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Vaccination reduces mortality of people infected with Ebola by half, study finds

The Ebola vaccine reduces the risk of infections and cuts the mortality rate of infected people by half, Doctors Without Borders announced this Thursday, based on a study carried out by its 'Epicentre' research center.

: Facebook Unicef Angola
Facebook Unicef Angola  

The observational study carried out by 'Epicentre', the epidemiology and medical research center of Doctors Without Borders (MSF), published in the journal The Lancet Infectious Diseases, "shows, for the first time, that vaccination can halve mortality among people infected with Ebola".

The research was carried out in collaboration with the 'Institut National de Recherche Biomédicale (INRB)' and the Ministry of Health of the Democratic Republic of Congo (DRCongo) and analyzed data collected during the 10th Ebola epidemic in DRCongo, according to the MSF press release.

The investigation revealed that, "of the 2,279 confirmed Ebola patients admitted to a treatment center between July 27, 2018 and April 27, 2020, the risk of death was 56 percent for unvaccinated patients, but decreased to 25 percent for those who had received the vaccine".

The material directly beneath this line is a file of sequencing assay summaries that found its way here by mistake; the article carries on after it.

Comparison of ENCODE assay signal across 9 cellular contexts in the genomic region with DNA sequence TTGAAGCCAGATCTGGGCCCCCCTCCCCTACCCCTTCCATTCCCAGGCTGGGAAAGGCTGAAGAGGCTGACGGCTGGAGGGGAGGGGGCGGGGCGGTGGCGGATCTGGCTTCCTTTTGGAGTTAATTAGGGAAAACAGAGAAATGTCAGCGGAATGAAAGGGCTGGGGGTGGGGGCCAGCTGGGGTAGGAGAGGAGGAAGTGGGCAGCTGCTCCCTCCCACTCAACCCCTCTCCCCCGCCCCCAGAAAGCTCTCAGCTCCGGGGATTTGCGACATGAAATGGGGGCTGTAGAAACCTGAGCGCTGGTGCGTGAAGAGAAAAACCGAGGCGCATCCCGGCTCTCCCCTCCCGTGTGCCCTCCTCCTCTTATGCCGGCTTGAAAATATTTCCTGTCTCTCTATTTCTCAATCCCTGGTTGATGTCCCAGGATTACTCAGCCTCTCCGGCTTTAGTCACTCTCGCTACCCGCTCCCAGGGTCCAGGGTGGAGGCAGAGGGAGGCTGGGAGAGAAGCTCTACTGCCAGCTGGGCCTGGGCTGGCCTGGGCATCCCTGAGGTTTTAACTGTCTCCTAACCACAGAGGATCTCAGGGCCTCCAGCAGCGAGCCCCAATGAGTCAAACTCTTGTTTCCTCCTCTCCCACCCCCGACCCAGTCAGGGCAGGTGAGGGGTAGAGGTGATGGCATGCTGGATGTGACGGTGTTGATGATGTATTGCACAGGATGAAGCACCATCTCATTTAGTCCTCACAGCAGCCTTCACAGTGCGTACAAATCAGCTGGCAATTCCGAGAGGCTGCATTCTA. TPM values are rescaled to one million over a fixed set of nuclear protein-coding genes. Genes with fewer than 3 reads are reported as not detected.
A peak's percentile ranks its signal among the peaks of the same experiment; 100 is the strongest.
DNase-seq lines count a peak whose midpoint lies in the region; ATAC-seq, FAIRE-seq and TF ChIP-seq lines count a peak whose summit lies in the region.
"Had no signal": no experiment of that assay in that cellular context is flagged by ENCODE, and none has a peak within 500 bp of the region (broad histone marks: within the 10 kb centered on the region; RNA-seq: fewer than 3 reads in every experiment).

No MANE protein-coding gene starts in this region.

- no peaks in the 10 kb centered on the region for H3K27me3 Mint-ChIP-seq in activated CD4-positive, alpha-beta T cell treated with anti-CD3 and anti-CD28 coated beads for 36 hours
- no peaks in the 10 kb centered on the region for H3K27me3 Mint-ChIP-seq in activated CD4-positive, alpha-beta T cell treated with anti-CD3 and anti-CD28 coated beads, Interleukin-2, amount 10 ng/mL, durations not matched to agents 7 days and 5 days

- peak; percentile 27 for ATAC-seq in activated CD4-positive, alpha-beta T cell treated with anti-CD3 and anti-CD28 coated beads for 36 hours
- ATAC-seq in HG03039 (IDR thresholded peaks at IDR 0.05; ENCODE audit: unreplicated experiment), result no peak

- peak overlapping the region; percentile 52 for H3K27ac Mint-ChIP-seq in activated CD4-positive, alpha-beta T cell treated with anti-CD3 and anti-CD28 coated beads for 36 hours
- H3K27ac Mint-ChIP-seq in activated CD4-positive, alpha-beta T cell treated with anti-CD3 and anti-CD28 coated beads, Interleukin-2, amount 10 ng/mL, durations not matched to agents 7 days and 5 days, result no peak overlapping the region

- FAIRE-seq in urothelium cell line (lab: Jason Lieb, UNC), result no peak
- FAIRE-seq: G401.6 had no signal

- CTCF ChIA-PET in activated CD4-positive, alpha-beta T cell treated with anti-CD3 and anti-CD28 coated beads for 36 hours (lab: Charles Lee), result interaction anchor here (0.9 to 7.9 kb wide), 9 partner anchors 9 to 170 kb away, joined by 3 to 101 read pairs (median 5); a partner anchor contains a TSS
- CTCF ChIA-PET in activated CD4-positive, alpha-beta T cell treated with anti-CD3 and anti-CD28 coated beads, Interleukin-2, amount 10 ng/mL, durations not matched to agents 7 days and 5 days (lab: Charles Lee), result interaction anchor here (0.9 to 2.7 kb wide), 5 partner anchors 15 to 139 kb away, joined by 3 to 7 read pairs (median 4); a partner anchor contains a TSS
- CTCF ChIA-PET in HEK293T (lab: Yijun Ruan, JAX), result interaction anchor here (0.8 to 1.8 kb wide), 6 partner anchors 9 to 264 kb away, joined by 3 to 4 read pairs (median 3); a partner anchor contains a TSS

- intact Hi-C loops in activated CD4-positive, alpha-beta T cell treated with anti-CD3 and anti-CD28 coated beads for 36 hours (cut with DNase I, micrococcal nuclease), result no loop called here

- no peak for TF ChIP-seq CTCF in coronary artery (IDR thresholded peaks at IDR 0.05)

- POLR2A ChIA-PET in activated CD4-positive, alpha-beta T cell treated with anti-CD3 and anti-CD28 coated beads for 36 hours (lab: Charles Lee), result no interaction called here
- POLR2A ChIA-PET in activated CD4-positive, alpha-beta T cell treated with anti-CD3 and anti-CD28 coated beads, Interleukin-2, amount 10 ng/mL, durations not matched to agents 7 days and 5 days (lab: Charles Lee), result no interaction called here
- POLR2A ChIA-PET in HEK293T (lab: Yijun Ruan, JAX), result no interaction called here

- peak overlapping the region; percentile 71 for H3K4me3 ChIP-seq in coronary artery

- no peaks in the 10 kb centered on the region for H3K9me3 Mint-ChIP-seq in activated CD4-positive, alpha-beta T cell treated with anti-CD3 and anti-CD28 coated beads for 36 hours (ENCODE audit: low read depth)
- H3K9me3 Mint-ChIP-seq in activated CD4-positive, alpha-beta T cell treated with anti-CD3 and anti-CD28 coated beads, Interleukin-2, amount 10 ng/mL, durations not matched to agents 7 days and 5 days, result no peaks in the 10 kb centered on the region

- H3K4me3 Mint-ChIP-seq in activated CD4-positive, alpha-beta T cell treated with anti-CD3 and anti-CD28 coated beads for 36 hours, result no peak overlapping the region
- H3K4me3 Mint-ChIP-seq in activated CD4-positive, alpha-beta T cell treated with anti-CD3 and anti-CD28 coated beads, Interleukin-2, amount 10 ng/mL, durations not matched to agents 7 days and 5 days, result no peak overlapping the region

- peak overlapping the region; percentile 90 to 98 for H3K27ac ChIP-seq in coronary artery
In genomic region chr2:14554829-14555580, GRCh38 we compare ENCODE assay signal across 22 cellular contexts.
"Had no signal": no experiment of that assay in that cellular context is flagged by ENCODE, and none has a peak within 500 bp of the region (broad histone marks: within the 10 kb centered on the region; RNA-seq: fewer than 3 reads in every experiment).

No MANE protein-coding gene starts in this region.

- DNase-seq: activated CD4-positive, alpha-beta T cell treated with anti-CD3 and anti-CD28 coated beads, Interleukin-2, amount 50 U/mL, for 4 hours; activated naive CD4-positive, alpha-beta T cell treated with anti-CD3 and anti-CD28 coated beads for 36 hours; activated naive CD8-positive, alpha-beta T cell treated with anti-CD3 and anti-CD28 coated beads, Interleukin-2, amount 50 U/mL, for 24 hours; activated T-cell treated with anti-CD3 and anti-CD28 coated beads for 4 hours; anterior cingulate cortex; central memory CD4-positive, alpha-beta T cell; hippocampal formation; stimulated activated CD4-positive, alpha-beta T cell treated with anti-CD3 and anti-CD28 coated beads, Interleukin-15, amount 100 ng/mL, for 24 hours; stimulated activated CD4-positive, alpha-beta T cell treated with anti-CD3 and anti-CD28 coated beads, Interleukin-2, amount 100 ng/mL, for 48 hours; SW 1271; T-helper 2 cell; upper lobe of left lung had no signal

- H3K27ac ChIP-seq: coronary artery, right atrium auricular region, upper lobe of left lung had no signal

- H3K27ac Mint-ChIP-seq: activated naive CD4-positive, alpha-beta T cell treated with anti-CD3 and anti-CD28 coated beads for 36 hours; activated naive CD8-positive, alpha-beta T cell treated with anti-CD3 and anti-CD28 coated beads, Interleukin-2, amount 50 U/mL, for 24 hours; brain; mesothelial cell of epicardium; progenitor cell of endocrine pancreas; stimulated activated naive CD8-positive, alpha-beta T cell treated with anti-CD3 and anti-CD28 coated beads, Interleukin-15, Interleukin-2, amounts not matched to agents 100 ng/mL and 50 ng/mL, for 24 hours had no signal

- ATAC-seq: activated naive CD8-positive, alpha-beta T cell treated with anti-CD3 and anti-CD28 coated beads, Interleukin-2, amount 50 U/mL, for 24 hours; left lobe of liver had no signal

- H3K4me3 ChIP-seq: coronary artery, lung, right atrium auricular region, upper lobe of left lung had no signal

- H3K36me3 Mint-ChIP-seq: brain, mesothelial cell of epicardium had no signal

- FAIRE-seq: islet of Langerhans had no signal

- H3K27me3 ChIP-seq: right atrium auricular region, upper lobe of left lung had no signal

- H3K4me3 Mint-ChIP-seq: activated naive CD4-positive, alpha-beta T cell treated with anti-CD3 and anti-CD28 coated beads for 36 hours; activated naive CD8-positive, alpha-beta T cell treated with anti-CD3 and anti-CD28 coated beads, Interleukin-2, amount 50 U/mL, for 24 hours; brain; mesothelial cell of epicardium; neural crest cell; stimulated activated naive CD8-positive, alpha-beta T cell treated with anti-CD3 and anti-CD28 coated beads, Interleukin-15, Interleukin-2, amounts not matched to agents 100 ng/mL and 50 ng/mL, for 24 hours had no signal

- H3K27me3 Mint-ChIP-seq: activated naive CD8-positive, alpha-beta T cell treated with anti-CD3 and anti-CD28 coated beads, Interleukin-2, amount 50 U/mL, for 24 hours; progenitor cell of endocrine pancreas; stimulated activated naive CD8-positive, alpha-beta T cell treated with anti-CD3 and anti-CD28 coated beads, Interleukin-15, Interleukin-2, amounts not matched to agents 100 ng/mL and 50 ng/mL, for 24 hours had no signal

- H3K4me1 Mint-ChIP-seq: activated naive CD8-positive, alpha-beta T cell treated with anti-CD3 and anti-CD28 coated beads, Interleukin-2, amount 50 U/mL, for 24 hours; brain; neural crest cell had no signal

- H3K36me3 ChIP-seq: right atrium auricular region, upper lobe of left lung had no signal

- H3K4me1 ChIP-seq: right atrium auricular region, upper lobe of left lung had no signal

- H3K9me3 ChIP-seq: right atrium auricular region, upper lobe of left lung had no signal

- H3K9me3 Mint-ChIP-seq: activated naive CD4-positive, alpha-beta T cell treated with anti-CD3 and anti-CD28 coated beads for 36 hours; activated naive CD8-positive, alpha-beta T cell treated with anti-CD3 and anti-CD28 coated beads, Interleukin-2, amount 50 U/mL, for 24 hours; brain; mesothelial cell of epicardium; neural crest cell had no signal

This reduction in mortality applied to all patients, regardless of age or gender, as long as they were vaccinated, MSF said.

The study focused on the benefits of the rVSVΔG-ZEBOV-GP vaccine, the only Ebola vaccine recommended for use during an epidemic. It was designed to be administered in a single dose, they explained.

It was through a clinical trial carried out in Guinea-Conakry in 2017 that the vaccine demonstrated "very good protection against Ebola", but during the 10th epidemic in DRCongo, which borders Angola, some people who had been vaccinated before more than 10 days – the period considered sufficient to develop immunity – they contracted the virus.

"This fact highlights the importance of describing the effectiveness of the vaccine, not only against infection, but also its impact on mortality", they stressed.

"Vaccination after exposure to a person infected with Ebola, even when administered shortly before the onset of symptoms, continues to provide significant protection against death," explained an epidemiologist at 'Epicentre', Rebecca Coulborn, quoted in the statement.

This study provided "further evidence of the importance of Ebola vaccination during epidemics that occur regularly in sub-Saharan Africa", which are often caused by the 'Zaire Ebola virus' species, which is associated with high mortality. Since 2019, two vaccines, rVSVΔG-ZEBOV-GP and Ad26.ZEBOV/MVA-BN-Filo, have obtained prequalification from the World Health Organization (WHO) against this strain, according to MSF.

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